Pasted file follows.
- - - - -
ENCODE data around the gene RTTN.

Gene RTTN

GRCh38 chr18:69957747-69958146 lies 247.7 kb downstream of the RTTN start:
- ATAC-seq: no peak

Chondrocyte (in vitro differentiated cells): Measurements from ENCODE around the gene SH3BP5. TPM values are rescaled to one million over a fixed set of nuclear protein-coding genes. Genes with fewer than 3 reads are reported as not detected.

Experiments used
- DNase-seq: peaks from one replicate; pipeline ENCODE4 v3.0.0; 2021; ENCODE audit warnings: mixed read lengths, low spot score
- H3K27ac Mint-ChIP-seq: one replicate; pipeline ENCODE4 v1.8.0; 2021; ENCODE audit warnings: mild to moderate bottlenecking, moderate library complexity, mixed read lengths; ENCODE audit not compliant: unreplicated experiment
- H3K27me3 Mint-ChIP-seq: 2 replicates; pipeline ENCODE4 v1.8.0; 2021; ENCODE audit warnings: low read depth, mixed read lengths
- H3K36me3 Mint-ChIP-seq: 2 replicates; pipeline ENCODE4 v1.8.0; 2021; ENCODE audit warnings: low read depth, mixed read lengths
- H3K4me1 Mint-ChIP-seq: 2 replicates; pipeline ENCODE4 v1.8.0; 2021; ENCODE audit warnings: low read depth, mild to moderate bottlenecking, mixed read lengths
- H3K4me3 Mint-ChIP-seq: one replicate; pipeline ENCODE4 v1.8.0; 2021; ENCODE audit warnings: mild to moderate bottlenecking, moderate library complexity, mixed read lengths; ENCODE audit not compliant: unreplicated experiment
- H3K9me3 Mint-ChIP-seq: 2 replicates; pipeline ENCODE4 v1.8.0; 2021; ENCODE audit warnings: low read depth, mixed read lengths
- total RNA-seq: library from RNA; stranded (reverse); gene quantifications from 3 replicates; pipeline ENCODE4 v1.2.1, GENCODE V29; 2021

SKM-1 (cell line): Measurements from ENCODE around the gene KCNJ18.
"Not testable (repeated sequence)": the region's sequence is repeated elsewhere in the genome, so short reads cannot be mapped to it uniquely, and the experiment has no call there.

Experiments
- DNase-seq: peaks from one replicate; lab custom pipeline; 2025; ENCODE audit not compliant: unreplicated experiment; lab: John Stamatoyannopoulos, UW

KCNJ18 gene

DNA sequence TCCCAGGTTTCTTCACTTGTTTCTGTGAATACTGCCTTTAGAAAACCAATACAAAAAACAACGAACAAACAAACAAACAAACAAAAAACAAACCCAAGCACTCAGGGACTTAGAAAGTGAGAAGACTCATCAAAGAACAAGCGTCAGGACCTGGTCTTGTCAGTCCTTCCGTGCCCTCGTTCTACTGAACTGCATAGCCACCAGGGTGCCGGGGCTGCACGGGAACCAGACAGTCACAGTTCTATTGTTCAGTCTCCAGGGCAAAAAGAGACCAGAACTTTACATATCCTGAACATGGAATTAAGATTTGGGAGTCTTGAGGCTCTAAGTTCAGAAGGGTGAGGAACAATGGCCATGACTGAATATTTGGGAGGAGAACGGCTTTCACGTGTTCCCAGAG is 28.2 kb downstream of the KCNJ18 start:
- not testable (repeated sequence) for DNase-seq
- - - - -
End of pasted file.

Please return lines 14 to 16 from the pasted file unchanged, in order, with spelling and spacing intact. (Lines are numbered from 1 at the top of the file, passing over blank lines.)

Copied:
- total RNA-seq: library from RNA; stranded (reverse); gene quantifications from 3 replicates; pipeline ENCODE4 v1.2.1, GENCODE V29; 2021

SKM-1 (cell line): Measurements from ENCODE around the gene KCNJ18.
"Not testable (repeated sequence)": the region's sequence is repeated elsewhere in the genome, so short reads cannot be mapped to it uniquely, and the experiment has no call there.